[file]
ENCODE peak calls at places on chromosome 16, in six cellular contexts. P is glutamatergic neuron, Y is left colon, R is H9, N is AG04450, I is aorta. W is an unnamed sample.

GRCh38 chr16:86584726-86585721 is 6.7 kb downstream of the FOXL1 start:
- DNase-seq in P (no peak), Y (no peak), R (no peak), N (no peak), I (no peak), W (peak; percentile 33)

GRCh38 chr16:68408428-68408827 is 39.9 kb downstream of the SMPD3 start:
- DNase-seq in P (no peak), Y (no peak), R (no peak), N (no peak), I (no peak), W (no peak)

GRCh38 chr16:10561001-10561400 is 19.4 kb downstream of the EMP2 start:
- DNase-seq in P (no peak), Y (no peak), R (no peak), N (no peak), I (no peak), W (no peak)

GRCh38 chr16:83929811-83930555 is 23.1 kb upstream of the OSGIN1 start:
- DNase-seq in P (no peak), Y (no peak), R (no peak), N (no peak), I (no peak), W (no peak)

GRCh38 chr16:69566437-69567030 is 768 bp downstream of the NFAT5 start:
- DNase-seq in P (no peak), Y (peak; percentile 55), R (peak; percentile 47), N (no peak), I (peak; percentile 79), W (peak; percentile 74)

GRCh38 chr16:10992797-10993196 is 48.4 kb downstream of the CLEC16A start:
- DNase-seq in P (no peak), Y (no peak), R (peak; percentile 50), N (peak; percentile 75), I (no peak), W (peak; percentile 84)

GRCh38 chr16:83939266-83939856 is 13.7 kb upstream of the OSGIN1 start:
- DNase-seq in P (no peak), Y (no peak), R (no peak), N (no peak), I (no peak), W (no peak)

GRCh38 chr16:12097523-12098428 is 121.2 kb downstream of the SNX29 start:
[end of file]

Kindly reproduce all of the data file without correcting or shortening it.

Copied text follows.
ENCODE peak calls at places on chromosome 16, in six cellular contexts. P is glutamatergic neuron, Y is left colon, R is H9, N is AG04450, I is aorta. W is an unnamed sample.

GRCh38 chr16:86584726-86585721 is 6.7 kb downstream of the FOXL1 start:
- DNase-seq in P (no peak), Y (no peak), R (no peak), N (no peak), I (no peak), W (peak; percentile 33)

GRCh38 chr16:68408428-68408827 is 39.9 kb downstream of the SMPD3 start:
- DNase-seq in P (no peak), Y (no peak), R (no peak), N (no peak), I (no peak), W (no peak)

GRCh38 chr16:10561001-10561400 is 19.4 kb downstream of the EMP2 start:
- DNase-seq in P (no peak), Y (no peak), R (no peak), N (no peak), I (no peak), W (no peak)

GRCh38 chr16:83929811-83930555 is 23.1 kb upstream of the OSGIN1 start:
- DNase-seq in P (no peak), Y (no peak), R (no peak), N (no peak), I (no peak), W (no peak)

GRCh38 chr16:69566437-69567030 is 768 bp downstream of the NFAT5 start:
- DNase-seq in P (no peak), Y (peak; percentile 55), R (peak; percentile 47), N (no peak), I (peak; percentile 79), W (peak; percentile 74)

GRCh38 chr16:10992797-10993196 is 48.4 kb downstream of the CLEC16A start:
- DNase-seq in P (no peak), Y (no peak), R (peak; percentile 50), N (peak; percentile 75), I (no peak), W (peak; percentile 84)

GRCh38 chr16:83939266-83939856 is 13.7 kb upstream of the OSGIN1 start:
- DNase-seq in P (no peak), Y (no peak), R (no peak), N (no peak), I (no peak), W (no peak)

GRCh38 chr16:12097523-12098428 is 121.2 kb downstream of the SNX29 start: